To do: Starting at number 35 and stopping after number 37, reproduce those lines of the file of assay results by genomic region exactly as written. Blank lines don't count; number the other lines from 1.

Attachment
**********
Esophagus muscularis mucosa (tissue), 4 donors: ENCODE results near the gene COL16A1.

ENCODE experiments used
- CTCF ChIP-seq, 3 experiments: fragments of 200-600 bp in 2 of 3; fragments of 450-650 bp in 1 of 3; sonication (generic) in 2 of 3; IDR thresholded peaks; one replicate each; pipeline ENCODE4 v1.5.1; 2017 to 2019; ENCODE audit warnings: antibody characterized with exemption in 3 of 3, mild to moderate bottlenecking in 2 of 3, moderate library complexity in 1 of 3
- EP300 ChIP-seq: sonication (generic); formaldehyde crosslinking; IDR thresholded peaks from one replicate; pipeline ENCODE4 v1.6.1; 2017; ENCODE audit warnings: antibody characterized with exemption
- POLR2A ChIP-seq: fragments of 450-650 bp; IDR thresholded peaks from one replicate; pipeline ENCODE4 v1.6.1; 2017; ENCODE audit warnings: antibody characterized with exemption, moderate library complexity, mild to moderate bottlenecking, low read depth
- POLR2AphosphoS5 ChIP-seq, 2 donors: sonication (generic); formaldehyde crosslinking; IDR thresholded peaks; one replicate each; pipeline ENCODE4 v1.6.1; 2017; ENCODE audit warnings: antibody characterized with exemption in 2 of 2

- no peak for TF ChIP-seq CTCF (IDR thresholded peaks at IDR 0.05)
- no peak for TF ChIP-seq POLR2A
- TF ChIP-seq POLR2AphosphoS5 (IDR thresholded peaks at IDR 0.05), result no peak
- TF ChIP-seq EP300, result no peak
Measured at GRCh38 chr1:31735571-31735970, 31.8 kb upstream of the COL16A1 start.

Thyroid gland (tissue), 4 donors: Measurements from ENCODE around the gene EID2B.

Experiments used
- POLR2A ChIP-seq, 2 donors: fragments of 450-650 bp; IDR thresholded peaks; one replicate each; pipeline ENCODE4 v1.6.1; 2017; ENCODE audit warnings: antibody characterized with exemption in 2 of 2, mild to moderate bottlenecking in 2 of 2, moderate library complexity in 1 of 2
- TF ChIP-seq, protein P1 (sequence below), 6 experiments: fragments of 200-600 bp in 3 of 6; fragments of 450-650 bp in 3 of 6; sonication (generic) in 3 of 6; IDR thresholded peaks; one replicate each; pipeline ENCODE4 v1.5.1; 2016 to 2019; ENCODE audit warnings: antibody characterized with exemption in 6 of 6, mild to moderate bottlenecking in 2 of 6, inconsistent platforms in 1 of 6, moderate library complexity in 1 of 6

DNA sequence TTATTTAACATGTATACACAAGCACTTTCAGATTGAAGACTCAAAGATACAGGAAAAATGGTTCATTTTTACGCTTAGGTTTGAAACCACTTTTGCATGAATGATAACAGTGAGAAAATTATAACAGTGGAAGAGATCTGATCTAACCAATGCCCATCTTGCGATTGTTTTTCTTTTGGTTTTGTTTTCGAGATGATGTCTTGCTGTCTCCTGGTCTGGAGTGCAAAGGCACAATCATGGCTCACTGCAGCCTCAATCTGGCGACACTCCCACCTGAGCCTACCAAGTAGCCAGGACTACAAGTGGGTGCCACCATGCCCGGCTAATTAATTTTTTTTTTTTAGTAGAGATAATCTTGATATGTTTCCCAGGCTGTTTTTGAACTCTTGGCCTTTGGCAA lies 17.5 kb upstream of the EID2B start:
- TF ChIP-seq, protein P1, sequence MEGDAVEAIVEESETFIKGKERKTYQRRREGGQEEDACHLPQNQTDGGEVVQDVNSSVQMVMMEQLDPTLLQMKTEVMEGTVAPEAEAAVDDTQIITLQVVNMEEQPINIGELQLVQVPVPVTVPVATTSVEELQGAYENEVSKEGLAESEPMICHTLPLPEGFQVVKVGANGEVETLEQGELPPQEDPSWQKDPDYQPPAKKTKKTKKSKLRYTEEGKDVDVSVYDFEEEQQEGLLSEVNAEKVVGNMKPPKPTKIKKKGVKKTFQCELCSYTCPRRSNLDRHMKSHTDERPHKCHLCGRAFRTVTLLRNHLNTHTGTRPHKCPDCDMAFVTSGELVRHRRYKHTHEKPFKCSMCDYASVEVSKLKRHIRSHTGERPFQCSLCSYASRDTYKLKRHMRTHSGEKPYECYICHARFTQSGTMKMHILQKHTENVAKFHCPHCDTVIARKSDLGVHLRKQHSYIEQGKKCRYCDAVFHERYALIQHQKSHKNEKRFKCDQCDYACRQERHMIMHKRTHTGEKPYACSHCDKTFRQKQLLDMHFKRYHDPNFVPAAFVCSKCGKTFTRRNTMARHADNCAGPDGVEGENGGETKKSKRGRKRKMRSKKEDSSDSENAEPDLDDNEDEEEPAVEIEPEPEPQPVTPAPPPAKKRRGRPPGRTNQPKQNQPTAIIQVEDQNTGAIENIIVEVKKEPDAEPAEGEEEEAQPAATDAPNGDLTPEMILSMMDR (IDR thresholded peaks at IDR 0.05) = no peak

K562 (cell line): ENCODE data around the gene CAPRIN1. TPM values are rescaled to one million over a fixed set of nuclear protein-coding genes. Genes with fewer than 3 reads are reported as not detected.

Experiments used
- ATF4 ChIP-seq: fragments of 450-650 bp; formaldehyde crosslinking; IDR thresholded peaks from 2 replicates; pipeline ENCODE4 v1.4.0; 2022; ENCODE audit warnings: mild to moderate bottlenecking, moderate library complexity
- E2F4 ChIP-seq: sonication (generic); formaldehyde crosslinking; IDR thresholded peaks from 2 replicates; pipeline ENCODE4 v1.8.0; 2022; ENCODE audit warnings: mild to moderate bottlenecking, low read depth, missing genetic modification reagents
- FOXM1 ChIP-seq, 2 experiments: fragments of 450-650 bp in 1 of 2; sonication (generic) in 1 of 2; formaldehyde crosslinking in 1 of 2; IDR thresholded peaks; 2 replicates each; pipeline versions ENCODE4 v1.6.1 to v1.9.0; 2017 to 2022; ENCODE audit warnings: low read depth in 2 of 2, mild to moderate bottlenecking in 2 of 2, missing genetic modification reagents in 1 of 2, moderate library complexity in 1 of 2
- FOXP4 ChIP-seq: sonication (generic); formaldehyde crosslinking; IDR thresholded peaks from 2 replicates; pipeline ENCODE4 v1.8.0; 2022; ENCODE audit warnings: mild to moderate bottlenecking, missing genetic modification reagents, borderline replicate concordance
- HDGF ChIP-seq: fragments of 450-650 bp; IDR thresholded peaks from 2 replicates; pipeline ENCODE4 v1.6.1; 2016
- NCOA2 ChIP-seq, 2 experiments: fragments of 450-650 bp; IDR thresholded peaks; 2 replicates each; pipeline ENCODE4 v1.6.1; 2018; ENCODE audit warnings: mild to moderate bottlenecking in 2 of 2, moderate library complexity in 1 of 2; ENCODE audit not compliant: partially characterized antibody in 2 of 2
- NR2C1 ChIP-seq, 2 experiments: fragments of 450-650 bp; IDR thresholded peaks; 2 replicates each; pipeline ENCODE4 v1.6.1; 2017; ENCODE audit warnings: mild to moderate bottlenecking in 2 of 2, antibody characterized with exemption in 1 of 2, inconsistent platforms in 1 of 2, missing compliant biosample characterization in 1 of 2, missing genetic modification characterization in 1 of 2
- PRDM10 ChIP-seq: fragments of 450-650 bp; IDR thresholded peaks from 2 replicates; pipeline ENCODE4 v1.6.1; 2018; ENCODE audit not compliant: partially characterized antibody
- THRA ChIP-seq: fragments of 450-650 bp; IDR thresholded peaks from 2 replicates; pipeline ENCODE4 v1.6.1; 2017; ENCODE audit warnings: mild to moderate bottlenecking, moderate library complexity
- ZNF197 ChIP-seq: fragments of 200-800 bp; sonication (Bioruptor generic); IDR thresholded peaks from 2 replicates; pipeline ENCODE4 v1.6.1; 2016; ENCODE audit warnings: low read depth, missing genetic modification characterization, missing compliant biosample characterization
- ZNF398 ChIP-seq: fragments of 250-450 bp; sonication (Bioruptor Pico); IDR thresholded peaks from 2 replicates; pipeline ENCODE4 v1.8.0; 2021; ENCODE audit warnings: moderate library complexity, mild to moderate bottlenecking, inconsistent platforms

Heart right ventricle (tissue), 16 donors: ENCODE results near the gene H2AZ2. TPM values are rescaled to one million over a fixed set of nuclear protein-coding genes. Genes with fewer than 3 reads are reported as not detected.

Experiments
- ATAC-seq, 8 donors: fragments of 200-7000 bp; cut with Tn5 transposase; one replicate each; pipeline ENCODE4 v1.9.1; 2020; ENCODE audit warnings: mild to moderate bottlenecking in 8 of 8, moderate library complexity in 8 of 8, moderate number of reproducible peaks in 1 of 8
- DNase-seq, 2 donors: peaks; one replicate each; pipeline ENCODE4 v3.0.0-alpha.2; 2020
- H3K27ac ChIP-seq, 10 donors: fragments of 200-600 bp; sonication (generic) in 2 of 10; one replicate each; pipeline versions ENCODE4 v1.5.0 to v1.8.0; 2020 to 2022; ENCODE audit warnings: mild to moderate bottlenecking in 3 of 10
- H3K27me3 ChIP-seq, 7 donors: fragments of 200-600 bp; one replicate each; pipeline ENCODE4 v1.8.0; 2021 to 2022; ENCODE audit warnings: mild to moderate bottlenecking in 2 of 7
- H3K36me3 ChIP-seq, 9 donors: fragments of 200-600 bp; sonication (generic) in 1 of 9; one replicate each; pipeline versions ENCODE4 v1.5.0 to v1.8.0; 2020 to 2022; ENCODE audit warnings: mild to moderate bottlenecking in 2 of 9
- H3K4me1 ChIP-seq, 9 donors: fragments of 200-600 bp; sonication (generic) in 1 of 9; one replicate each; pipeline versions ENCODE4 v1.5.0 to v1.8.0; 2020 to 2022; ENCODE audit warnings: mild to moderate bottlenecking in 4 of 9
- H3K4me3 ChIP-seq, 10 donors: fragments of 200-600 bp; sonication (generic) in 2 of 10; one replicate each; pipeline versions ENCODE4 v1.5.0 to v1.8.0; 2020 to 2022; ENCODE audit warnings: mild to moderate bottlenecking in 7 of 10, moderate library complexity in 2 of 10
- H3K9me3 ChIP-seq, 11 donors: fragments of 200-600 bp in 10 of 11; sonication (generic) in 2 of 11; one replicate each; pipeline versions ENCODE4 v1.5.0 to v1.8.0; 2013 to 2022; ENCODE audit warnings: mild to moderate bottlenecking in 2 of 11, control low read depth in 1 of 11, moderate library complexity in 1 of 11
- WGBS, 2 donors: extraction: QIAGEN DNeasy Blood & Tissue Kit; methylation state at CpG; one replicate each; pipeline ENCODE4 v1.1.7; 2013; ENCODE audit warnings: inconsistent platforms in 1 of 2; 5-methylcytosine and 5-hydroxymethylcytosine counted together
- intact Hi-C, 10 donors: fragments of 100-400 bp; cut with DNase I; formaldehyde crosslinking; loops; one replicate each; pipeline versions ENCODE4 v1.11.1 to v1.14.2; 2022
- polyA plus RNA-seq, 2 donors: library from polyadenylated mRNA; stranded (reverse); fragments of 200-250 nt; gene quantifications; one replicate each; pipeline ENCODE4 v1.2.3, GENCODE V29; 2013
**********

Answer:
- H3K27ac ChIP-seq, 10 donors: fragments of 200-600 bp; sonication (generic) in 2 of 10; one replicate each; pipeline versions ENCODE4 v1.5.0 to v1.8.0; 2020 to 2022; ENCODE audit warnings: mild to moderate bottlenecking in 3 of 10
- H3K27me3 ChIP-seq, 7 donors: fragments of 200-600 bp; one replicate each; pipeline ENCODE4 v1.8.0; 2021 to 2022; ENCODE audit warnings: mild to moderate bottlenecking in 2 of 7
- H3K36me3 ChIP-seq, 9 donors: fragments of 200-600 bp; sonication (generic) in 1 of 9; one replicate each; pipeline versions ENCODE4 v1.5.0 to v1.8.0; 2020 to 2022; ENCODE audit warnings: mild to moderate bottlenecking in 2 of 9